NBCUniversal is losing more than $8 on each of its approximately 21.5 million monthly active users, putting it far away at present from the $7 to $8 average monthly revenue needed to reach its projection of breaking even by 2024, according to an analysis by LightShed Partners media analyst Richard Greenfield.
Last week, during Comcast’s third-quarter earnings call, NBCUniversal reported that its new Peacock streaming service lost $520 million in adjusted revenue during the quarter.
CEO Jeff Shell assured investors that “everything on Peacock is heading in the right direction, and there is really nothing from a trajectory perspective that is any different from what it was last quarter... All metrics are pointed up: our usage continues to be great, our mix of users.”
Shell said Peacock added “a few million more” to the 20 million monthly active accounts it reported for Q2, but did not provide specific numbers.
NBCU says that Peacock is on track to reach its target of 30 million to 35 million users by its projected breakeven year, 2024.
But 84% of users of Peacock’s Premium and Premium Plus tiers (priced at $4.99 and $9.99 per month) are getting it no extra cost as part of their Comcast and Cox cable subscriptions, and a third of monthly active accounts (MAAs) are using the free tier, Greenfield said in note to investors first reported on by NextTV.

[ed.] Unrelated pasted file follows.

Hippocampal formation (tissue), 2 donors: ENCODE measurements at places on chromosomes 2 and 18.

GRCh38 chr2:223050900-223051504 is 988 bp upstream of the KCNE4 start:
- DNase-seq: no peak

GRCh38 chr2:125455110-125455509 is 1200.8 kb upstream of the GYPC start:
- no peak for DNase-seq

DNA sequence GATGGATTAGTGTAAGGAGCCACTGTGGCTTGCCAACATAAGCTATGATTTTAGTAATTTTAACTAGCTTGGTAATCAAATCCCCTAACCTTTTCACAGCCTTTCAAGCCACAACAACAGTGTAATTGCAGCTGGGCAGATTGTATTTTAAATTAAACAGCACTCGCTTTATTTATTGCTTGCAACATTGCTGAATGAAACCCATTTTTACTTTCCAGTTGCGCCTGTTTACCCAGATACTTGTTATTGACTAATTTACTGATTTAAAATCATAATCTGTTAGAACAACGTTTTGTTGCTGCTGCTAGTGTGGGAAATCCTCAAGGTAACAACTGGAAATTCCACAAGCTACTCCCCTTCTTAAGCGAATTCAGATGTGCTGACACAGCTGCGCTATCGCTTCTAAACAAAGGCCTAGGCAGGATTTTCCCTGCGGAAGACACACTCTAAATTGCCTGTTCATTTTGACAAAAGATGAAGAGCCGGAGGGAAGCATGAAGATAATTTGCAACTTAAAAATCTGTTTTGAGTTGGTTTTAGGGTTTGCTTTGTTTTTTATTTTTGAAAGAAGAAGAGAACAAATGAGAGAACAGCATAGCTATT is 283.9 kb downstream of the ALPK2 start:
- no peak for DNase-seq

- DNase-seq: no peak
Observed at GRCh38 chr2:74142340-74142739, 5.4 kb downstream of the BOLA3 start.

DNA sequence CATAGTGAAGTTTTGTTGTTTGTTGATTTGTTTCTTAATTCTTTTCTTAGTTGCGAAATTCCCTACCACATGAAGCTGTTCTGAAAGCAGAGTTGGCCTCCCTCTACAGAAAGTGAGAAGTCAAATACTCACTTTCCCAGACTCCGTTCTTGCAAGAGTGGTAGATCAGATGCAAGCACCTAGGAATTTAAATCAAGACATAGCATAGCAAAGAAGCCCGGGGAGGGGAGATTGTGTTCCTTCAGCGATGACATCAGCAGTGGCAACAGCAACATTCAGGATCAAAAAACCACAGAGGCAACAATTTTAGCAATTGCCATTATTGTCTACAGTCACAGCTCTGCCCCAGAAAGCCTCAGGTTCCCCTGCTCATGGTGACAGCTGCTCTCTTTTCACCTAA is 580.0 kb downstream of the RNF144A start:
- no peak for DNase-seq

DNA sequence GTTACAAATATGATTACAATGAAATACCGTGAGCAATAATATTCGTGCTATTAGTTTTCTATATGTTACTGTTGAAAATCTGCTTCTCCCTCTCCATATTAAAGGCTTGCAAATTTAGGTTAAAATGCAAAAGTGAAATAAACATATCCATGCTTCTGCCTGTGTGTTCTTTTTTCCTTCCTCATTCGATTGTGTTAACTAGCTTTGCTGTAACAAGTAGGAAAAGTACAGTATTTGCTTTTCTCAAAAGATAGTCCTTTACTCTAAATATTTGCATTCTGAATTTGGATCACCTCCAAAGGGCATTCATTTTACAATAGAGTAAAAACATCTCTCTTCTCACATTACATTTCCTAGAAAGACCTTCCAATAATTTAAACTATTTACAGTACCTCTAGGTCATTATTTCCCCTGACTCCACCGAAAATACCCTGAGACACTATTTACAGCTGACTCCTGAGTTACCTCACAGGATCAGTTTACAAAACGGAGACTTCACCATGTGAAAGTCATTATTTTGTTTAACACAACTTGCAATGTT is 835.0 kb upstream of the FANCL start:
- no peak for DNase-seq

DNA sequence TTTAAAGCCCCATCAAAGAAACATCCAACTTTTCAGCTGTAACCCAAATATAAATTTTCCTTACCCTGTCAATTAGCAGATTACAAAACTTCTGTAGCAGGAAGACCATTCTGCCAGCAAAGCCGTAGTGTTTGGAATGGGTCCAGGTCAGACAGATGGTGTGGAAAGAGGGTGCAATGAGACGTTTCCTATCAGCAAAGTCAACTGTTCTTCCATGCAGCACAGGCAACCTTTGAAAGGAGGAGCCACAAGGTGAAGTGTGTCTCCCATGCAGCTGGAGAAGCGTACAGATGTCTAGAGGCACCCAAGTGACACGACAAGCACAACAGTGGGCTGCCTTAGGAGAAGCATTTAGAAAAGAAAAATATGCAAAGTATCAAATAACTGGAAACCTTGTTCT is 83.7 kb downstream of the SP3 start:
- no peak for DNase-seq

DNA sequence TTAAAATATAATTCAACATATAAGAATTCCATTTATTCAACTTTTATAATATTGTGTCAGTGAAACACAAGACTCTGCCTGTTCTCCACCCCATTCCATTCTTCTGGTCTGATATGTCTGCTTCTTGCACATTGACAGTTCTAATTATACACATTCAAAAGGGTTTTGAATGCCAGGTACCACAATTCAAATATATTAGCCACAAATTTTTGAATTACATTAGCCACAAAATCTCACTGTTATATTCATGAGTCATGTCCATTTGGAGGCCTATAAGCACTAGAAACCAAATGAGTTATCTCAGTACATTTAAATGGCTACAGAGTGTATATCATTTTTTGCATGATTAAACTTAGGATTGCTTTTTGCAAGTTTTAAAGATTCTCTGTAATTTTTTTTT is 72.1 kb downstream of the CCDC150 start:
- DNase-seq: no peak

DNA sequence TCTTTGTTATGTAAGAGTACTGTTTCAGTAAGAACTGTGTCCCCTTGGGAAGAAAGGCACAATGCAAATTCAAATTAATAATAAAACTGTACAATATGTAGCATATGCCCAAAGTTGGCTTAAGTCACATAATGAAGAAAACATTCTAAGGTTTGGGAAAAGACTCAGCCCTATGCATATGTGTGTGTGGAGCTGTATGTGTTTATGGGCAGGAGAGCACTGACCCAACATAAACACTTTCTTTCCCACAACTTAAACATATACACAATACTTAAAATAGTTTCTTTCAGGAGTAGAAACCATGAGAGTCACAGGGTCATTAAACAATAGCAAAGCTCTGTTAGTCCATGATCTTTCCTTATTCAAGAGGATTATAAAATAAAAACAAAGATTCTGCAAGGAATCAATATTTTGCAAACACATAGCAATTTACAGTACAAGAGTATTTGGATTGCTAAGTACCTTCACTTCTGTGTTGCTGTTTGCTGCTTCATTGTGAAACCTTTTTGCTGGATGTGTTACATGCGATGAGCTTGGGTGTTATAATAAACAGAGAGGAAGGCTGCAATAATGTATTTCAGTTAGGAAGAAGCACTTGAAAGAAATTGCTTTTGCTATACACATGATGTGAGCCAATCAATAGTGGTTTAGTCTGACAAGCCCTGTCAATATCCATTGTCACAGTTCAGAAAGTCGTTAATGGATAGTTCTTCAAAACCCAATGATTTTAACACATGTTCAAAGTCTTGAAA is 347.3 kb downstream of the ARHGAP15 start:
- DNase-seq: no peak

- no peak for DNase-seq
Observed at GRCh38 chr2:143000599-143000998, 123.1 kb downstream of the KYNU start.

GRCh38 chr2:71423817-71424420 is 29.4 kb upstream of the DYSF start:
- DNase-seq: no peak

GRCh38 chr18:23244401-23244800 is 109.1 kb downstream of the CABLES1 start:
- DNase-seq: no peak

Assuming Peacock had 21.5 million MAAs in Q3, its average revenue per user (ARPU) was about $3.56 for the quarter, he estimates.
“Peacock spent $750 million this past quarter to only generate $230 million of revenue," Greenfield wrote. "If the key problem is not having enough paying subs... and engagement to drive advertising ARPU, the clear answer becomes Peacock needs far more content than it is currently offering"...
Greenfield added that he believes Peacock can be successful as a hybrid advertising/subscription service, but only if NBCU makes "dramatically" higher investments in the service. Breakeven isn't likely to be achieved even at a $7 ARPU across 35 million users.
The bottom line, Greenfield argues, is that investors "should be prepared for far greater Peacock investment spending over the next few years if [it] wants to be a 'top four, must-have' streaming service."
Greenfield also said he believes that Peacock would be “far more successful” if Comcast opted to release all Universal movies on Peacock simultaneously with theaters (day-and-date release), rather than just shorten the theatrical window before films are accessible on the streaming service.
All of the major entertainment players are making huge early investments in streaming, which are supposed to pay off in ongoing profits over the long term — and Peacock is by no means alone in showing large losses in its early days. For instance, HBO Max costs drove a $1.2-billion revenue loss at WarnerMedia in Q4 2019 alone, prior to its launch in May 2020.